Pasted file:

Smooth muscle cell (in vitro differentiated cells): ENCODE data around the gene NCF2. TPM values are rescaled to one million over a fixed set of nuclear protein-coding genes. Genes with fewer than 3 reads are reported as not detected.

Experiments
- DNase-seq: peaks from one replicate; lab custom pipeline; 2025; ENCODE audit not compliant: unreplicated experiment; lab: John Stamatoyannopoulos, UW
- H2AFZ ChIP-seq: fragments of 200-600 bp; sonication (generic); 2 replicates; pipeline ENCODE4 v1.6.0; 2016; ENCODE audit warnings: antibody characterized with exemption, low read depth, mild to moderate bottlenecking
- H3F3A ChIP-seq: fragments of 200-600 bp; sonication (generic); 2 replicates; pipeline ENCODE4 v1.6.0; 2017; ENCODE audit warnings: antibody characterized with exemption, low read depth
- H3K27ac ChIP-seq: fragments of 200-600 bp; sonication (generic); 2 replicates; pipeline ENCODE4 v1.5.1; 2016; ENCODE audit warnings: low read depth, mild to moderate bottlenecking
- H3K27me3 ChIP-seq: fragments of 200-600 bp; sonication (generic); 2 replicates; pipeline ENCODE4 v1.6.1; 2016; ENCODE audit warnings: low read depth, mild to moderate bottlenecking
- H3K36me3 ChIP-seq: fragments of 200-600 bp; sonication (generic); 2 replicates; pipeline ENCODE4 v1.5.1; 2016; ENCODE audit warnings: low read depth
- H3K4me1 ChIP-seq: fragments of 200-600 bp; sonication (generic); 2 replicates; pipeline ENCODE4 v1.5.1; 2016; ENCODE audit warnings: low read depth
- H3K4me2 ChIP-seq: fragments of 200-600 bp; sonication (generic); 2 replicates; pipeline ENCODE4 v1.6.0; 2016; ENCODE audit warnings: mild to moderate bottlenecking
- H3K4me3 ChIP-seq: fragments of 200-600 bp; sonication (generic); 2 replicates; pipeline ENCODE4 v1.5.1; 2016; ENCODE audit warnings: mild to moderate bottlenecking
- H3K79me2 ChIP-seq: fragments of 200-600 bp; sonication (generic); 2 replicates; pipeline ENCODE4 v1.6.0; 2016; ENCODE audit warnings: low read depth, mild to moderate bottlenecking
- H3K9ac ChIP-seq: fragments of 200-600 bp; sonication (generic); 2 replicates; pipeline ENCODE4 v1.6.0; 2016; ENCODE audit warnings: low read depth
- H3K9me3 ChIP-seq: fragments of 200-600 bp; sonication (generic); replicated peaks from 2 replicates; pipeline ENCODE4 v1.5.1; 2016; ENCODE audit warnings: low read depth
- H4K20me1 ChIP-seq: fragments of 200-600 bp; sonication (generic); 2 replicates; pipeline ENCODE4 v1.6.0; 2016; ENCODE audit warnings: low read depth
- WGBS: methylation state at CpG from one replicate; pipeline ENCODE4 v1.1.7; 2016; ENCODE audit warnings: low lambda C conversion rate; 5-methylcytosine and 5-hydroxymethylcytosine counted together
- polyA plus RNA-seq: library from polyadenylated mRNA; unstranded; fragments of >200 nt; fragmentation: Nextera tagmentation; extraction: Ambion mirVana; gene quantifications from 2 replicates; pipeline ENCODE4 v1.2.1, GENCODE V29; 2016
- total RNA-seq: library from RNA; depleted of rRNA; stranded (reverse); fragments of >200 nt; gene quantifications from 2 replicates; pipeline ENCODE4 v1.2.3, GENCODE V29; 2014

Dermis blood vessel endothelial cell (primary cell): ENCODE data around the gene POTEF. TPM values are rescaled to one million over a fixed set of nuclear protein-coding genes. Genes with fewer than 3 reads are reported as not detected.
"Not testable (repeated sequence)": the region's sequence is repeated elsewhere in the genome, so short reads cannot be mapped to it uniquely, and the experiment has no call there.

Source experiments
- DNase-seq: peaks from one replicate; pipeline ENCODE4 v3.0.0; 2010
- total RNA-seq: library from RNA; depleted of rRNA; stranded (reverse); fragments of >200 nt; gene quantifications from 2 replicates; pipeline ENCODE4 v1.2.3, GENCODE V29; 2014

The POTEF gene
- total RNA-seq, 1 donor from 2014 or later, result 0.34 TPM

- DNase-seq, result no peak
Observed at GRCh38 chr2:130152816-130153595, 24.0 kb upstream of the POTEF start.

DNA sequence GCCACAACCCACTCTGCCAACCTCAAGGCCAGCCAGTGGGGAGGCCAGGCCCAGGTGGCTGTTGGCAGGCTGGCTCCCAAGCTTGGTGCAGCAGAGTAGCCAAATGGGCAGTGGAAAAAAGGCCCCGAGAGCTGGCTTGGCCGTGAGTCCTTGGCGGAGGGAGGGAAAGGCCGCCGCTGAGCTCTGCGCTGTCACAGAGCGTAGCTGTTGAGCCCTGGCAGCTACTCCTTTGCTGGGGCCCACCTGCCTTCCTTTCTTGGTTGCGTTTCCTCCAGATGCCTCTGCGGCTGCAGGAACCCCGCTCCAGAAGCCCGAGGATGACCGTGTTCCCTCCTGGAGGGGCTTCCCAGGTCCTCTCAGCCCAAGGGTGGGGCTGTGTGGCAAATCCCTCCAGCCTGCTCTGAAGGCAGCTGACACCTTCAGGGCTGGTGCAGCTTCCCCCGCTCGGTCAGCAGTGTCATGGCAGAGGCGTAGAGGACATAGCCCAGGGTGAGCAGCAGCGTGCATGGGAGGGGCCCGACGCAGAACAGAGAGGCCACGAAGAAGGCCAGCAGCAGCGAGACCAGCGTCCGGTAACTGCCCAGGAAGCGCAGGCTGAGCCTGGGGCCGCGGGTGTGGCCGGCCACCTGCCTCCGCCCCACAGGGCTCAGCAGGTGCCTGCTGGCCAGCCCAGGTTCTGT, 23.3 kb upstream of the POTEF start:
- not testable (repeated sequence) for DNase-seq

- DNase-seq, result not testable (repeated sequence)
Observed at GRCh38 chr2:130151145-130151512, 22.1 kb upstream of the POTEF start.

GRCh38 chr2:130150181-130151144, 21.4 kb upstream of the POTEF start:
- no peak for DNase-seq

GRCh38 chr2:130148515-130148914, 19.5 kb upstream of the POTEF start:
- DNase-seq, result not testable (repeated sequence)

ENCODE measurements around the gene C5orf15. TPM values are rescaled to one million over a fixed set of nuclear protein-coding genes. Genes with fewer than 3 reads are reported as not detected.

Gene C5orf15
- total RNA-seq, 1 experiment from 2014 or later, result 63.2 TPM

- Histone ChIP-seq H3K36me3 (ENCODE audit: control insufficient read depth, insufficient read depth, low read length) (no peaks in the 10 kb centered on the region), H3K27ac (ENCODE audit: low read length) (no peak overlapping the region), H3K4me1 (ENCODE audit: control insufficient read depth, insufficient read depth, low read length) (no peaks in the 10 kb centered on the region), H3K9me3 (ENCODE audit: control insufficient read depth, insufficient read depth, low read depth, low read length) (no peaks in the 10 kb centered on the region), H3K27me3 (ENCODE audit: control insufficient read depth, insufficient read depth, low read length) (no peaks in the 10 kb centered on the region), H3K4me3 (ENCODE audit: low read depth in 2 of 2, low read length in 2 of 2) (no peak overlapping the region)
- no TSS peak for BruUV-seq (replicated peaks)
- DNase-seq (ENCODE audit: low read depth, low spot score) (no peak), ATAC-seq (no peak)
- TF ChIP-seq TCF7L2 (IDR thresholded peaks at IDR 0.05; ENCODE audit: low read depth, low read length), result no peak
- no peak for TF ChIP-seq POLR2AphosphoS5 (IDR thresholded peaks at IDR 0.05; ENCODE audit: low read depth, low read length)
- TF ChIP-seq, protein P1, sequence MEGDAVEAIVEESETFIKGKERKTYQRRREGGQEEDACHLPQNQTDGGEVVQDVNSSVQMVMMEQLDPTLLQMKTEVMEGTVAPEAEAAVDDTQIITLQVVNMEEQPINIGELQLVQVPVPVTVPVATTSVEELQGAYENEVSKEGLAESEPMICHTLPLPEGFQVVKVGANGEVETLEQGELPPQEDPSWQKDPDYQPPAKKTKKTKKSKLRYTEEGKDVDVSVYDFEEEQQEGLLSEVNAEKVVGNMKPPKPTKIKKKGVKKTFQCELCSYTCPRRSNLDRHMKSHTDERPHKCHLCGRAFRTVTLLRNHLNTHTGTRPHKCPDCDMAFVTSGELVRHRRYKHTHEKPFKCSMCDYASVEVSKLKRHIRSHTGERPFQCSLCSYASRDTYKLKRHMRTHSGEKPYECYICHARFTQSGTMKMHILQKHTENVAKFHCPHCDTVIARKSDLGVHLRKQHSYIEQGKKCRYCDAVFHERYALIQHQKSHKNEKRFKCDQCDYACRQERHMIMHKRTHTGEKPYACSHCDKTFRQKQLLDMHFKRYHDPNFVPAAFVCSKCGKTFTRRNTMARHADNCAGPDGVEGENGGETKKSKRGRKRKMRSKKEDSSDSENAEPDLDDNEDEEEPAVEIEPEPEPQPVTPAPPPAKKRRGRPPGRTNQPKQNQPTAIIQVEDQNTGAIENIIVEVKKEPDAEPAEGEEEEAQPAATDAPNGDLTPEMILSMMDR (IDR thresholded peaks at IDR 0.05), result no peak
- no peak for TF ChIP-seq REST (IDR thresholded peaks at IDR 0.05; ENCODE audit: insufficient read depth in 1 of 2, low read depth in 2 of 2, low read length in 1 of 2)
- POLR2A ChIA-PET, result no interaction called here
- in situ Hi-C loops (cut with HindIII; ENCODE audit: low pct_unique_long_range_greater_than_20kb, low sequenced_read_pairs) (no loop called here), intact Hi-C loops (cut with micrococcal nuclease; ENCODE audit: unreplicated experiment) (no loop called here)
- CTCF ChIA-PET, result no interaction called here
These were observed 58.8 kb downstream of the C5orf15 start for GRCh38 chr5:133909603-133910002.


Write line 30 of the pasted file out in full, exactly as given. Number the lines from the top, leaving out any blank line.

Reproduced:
- DNase-seq, result not testable (repeated sequence)